Sunday, October 16, 2011

WANTED! Telling LinkedIn Followers You've Been Laid Off

Many people who’ve been laid off feel like crawling into a deep, dark hole and hiding from the World, rather than broadcasting their new job status.

Fortunately, if you want to find another position, that’s precisely what you should do. Get over the past and get on with the future!

In the current economy, with so many talented people being let go, there is absolutely no shame or stigma whatsoever” in clearly indicating that you are 'out of work.'

You exude confidence by not being ashamed that you’re between jobs. LinkedIn, which functions as an electronic resume, is a valuable tool to help you spread the word.

Until they are laid off, some folks either don’t know how to use LinkedIn, or have a very skeletal presence on the site. Perhaps, mistakenly, they think of it as a job search tool and either aren’t looking or don’t want their bosses to know. Most just cop out and say they are 'too busy.'

LinkedIn has comeof age. Three years ago, senior people thought LinkedIn was for lower-level employees. Not any more. Now everybody is connected and checking each other out.

Hr personnel will look you up on LinkedIn, before they will consider asking you for an interview.

If you suddenly find yourself out of work, toughen up. Develop a “robust, 100% complete LinkedIn profile.

LinkedIn claims that their site is so user-friendly that even firt timers and newbies can find their way.

Those who need guidance have to rely on LinkedIn’s online tutorial or enlist help from a more experienced friend or passing tech-savvy teenager.

In creating a new profile or editing your current one, be very public about the fact that you’re looking for new opportunities. No matter how difficult this is, it's an issue you have to address as you wind your way though the key sections of the LinkedIn template.

Where do you start? Try this approach;



Professional Headline

In this line, which goes under your name, give a generic description of what you do or a sample job title (for example, Chief Security Officer, Senior Human Resources Officer).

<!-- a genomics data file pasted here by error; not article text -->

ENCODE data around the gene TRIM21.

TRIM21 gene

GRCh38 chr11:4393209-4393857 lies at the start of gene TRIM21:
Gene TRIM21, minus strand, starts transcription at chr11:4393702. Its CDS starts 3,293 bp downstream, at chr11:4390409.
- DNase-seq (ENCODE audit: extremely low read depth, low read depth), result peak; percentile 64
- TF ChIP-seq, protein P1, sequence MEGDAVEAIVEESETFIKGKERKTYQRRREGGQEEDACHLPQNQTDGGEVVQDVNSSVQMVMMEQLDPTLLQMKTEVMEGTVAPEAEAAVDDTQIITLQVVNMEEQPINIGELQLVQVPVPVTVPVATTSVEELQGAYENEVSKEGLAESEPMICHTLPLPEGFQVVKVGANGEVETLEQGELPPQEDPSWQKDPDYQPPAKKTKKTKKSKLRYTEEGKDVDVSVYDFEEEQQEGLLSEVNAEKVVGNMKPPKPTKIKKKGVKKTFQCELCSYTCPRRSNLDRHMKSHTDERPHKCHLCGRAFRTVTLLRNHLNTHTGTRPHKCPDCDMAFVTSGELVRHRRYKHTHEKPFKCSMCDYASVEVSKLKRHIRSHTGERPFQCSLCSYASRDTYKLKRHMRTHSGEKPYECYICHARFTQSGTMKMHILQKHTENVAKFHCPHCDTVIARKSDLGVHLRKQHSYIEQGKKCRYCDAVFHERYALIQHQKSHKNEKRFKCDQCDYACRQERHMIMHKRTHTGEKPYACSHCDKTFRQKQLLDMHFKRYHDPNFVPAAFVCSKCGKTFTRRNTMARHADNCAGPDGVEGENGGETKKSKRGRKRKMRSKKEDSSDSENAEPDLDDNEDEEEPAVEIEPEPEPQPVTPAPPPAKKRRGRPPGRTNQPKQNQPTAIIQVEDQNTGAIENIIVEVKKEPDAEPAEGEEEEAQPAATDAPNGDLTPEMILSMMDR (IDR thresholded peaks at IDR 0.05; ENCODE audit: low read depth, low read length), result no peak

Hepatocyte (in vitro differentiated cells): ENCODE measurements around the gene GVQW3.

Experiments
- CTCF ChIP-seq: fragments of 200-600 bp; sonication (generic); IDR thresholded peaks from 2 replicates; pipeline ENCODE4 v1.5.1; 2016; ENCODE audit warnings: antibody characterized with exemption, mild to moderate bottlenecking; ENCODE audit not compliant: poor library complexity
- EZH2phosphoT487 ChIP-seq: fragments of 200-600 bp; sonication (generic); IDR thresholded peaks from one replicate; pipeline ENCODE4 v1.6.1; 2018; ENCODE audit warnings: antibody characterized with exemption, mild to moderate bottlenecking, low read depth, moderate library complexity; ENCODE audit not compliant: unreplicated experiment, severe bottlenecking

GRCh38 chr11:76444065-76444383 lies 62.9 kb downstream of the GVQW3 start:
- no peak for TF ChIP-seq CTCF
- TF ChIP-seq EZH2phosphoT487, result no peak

Use this label of yourself as a guide to what you aspire to be and feel confident about, rather than feeling limited by what your last job title.

Current Position
You’re now out of work, so the “Current” heading should be deleted but before you do, cut and paste your previous company and job title into the “Past” section.

Now click “edit” and “delete,” and make the “Current” heading disappear. Don’t be concerned that your job shows an end date. It’s very acceptable these days to be 'resting' or 'between' jobs.

Summary
In a couple of short, pertinent paragraphs, make sure you emphasise your key skills and submit good examples of major accomplishments.

Conclude with a sentence that says “I am currently looking for new opportunities in ......" and mention specific functions and industries where you can prove your worth.

When trying to fill positions that are now open, both headhunters and in-house folks with responsibility for filling a job routinely comb LinkedIn for people who are out of work; it saves them the trouble of having to convince someone who is currently employed to switch jobs.

So, instead of pretending and feeling sorry for yourself, it’s actually to your benefit to indicate that you’re open to new opportunities.


Experience
Make sure your descriptions of past jobs adequately convey what you did. Standard rules of resume writing apply here: use active verbs, amply convey your responsibilities, and show results.

Since words are scarcer in social media, aim for punchy, and currently applicable soundbites. Get recommendations from your current or most relevant jobs that reflect varying perspectives. Managers, colleagues and more effectively, a client.

Education
For the over 40s and beyond, the dates and qualifications of a dark distant past are normally irrelevant. Experience counts for more when looking to recruit, unless the qualifications have been extended or form part of a professional code of conduct e.g. medicine, science, etc.

How do you know when you’re finished? 
Just remember you are not a artist painting a picture. There is a finite amount of information that you need to put in your profile but as a guide, LinkedIn tries to measure your progress.

When you’re in “Edit Profile” mode on LinkedIn, there’s a metric that attempts to show the percentage completeness of your profile.

Also, LinkedIn will make suggestions about what you’re 'missing' beit a job description, photo or recommendations. Keep revising until you get as near to hitting the 100% mark, as possible.

Then, to be sure, proof read it again vigilantly. you can also ask a friend or relative to check it for basic errors.

Good luck!

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